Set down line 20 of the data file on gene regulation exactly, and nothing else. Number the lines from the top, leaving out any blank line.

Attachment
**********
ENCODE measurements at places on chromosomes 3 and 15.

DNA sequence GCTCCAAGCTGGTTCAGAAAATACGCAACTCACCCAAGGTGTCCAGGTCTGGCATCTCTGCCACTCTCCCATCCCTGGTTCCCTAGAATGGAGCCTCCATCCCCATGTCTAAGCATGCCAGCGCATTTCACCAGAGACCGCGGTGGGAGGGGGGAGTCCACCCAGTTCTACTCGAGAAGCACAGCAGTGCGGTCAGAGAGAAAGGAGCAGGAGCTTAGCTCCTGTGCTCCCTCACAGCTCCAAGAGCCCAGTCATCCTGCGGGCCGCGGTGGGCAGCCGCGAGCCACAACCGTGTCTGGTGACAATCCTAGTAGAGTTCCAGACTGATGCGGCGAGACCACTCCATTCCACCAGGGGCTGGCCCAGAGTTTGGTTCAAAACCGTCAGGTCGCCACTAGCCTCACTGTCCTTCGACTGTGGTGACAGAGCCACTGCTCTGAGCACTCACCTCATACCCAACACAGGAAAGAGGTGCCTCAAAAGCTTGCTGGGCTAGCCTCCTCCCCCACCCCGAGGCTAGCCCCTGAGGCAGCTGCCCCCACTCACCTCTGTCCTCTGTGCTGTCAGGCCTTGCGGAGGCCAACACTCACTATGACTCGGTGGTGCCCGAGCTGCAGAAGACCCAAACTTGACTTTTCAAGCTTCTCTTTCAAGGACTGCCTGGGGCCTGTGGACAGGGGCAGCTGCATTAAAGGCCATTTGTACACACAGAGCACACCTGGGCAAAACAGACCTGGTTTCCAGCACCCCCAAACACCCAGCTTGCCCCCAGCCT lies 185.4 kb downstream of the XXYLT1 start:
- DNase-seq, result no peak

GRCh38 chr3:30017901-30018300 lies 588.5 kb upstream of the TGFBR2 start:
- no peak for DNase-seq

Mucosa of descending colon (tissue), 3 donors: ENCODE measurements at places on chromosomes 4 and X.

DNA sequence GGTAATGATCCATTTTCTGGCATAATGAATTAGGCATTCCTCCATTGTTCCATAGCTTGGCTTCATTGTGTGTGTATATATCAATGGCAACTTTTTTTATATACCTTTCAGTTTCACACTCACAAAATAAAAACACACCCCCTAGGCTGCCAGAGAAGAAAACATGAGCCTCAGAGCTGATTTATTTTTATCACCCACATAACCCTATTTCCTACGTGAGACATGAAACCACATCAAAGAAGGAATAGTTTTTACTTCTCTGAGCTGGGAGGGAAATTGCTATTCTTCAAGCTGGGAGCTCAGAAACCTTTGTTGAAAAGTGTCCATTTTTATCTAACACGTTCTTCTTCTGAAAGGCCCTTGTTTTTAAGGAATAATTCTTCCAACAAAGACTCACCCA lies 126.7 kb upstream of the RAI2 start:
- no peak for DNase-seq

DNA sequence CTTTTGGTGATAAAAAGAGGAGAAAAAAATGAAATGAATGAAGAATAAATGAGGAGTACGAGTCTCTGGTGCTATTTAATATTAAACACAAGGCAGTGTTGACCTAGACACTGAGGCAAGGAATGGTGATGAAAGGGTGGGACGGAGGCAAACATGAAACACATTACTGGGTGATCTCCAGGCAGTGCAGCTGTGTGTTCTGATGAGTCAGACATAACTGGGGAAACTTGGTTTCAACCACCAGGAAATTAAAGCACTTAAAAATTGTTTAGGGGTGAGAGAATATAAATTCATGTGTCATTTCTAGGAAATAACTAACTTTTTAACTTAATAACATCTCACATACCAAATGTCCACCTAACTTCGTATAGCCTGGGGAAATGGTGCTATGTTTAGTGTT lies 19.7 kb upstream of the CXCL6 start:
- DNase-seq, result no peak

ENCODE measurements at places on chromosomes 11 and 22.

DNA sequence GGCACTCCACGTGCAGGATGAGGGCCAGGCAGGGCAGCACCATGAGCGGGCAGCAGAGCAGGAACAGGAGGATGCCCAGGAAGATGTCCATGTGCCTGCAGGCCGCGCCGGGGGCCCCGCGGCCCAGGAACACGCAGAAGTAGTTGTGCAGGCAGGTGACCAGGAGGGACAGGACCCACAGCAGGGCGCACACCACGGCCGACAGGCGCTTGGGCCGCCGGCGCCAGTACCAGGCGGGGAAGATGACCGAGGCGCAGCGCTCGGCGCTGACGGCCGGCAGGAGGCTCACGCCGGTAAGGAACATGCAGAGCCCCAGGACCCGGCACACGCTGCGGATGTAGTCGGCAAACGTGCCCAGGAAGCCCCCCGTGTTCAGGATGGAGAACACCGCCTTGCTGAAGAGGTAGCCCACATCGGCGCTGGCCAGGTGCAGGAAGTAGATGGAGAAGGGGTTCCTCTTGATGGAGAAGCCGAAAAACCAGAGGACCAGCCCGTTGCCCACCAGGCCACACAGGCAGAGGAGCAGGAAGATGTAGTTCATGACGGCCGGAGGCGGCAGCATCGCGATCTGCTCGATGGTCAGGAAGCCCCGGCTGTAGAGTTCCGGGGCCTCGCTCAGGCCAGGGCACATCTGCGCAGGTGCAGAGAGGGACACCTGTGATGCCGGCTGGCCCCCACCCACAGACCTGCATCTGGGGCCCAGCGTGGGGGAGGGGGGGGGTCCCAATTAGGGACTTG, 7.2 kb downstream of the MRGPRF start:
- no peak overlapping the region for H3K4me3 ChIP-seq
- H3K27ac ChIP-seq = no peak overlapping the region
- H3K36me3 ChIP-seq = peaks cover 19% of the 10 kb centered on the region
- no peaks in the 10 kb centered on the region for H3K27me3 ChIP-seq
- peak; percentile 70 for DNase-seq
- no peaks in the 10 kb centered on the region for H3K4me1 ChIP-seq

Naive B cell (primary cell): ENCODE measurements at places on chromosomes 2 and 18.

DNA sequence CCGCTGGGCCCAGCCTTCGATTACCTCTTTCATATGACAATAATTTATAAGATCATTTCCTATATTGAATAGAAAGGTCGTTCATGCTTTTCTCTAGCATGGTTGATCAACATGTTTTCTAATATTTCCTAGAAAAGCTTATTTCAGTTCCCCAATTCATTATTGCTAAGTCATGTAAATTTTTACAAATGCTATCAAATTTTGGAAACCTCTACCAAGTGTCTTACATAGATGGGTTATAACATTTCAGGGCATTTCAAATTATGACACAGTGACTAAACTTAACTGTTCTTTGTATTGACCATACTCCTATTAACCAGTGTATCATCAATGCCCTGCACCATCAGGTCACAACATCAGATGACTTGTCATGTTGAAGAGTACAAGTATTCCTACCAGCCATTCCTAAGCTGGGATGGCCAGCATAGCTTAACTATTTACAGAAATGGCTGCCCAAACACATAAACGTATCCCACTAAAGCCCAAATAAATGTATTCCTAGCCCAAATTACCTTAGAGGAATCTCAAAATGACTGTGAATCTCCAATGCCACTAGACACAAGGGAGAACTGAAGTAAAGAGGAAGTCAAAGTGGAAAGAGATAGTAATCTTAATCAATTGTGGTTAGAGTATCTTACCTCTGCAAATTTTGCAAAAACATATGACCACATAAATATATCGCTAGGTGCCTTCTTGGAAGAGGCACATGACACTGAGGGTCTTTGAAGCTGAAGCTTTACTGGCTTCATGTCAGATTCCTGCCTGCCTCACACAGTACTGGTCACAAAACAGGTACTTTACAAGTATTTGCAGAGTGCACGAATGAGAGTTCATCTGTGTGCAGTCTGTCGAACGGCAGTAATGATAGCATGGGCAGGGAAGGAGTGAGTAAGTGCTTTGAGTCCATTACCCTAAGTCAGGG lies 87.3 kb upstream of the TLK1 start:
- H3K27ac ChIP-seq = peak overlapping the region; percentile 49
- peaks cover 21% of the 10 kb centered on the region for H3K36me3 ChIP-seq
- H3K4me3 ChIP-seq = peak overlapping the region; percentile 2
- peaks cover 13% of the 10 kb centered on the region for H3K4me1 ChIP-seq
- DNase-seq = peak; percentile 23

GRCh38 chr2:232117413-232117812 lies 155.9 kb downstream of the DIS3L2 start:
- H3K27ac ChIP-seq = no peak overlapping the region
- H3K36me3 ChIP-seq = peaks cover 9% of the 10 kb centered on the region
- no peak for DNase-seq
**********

DNA sequence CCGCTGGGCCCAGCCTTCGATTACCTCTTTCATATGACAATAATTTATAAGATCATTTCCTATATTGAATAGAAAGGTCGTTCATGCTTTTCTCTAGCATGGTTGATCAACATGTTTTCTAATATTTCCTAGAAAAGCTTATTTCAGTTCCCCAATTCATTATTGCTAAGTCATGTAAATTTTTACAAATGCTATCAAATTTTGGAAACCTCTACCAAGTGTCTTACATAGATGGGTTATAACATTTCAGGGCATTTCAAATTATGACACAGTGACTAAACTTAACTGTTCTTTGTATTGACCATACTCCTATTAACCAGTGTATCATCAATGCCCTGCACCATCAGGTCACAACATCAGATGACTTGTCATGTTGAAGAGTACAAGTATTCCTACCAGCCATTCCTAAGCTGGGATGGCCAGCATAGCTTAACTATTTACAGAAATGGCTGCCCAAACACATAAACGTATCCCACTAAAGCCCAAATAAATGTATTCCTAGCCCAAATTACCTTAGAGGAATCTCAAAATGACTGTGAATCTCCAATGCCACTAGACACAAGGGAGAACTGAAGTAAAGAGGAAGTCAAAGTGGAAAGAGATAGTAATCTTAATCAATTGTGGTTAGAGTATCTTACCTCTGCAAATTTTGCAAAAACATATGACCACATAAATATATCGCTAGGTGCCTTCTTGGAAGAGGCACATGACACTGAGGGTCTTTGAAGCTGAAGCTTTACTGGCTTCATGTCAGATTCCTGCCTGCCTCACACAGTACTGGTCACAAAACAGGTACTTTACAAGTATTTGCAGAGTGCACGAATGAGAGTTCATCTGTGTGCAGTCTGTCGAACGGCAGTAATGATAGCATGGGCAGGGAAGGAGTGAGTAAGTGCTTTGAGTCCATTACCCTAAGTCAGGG lies 87.3 kb upstream of the TLK1 start: